Toshiba has announced it will begin selling a Chromebook on Feb. 16, becoming one of many vendors that are shipping laptops with an operating system other than Windows.
The device will cost $279 and feature a 13-inch display with a 1366x768 resolution, 2GB of RAM and a 16GB SSD, according to the company's press release. With battery life up to 9 hours, the Chromebook falls in line with many of its other Chromebook competitors, but don’t expect any serious horsepower under the hood as the device uses an Intel Celeron processor.
The laptop is clearly a casual computing device, as you can’t get any applications such as Photoshop, Office or any games that don’t run in a web browser to install on the platform but for Google, that’s OK. Google is all about living "on the web," as nearly all of its services are now browser-based, and if you live exclusively inside the Google ecosystem, a Chromebook may not be a bad value proposition if you can live with its shortcomings.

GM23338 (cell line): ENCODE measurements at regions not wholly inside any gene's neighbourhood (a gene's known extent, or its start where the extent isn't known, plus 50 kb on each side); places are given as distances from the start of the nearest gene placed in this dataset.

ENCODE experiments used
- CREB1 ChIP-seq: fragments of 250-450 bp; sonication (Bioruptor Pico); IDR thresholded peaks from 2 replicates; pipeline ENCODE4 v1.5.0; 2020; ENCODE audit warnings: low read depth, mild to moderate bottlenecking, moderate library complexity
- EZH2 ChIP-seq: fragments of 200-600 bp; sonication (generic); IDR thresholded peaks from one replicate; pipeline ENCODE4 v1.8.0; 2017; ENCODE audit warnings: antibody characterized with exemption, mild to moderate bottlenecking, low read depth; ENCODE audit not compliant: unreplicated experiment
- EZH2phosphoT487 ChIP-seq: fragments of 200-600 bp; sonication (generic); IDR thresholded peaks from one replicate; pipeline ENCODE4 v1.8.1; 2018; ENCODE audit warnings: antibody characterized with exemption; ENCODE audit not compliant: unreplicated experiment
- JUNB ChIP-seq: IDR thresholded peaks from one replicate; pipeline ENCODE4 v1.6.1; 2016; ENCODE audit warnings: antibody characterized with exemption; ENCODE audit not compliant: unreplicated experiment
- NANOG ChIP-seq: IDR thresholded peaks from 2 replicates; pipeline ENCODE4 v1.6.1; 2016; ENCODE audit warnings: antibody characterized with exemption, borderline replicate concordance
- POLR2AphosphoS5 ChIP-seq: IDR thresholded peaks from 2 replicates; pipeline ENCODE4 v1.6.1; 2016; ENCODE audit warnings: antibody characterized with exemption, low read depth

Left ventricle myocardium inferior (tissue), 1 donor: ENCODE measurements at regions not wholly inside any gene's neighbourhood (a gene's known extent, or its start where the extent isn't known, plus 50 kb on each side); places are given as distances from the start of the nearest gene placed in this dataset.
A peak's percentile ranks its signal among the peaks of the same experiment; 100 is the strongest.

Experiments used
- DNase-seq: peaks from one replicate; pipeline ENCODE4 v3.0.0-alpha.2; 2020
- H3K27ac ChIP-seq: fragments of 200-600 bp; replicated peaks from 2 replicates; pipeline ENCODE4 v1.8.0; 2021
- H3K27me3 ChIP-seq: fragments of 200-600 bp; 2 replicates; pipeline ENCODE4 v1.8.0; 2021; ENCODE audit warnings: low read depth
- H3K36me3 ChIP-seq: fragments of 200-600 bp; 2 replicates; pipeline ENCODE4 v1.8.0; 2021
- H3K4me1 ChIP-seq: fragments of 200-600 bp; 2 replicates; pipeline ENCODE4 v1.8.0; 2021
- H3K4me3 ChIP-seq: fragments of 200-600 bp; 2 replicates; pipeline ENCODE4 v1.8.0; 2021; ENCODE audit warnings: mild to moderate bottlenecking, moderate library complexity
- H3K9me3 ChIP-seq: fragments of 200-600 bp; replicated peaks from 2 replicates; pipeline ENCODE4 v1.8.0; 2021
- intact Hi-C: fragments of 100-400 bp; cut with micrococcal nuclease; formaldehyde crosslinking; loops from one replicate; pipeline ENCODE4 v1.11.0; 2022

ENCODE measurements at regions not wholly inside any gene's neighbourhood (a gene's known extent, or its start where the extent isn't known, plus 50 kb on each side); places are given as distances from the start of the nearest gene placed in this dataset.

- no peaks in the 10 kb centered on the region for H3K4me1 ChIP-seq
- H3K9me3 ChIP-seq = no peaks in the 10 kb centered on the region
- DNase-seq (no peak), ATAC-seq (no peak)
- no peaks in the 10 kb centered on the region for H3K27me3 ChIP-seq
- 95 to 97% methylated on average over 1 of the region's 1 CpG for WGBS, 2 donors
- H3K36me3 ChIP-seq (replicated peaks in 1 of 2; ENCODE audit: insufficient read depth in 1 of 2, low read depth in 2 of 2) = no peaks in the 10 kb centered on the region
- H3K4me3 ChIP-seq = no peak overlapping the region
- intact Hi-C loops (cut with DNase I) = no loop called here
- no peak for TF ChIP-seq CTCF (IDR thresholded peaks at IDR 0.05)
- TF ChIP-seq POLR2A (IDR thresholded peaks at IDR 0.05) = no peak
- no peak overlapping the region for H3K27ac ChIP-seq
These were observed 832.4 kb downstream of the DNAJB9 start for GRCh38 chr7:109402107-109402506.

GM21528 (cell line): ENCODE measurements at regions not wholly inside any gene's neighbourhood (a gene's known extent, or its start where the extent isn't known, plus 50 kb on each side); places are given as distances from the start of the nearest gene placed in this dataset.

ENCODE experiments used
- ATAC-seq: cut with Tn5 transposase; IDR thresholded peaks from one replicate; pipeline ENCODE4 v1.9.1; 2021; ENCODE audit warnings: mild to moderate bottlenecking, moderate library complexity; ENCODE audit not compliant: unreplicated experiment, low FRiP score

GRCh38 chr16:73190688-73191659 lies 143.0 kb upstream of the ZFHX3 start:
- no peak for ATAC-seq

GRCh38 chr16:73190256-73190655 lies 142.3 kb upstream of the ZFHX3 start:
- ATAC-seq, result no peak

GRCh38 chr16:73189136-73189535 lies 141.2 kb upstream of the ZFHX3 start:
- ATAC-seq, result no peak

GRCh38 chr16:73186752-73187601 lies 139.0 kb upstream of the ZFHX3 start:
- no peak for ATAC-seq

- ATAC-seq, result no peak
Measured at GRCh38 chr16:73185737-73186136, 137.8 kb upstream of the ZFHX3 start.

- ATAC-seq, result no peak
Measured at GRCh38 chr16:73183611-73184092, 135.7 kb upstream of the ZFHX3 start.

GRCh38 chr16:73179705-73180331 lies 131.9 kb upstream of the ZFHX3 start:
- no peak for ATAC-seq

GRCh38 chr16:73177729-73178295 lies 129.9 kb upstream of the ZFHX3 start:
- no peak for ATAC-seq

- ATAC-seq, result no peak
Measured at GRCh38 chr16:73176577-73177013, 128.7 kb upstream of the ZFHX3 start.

Of course, Microsoft is surely not pleased about the onset of Chromebooks and has even started to do a bit of negative advertising against the product. Sure, you could write off Chromebooks as not being a serious competitor to Windows, but you can bet that Google will continue to push the platform which means Microsoft better pay attention.
In case you forgot, the last time a competitor entered a computing market and Microsoft wrote them off to quickly was with the iPhone. That oversight has caused a massive headache for Microsoft, as it has found itself well behind the competitor in terms of market share in the mobile segment. So, with Chromebooks, you can bet that Microsoft is looking to avoid the mistakes of last time and is surely taking Google’s OS quite seriously.
Only time will tell if Chromebooks are able to carve out a niche in the market or if they will turn into another iteration of the netbook. But, for those of you who are interested in trying out the platform, you now have another low-cost option on the table.
Image via Toshiba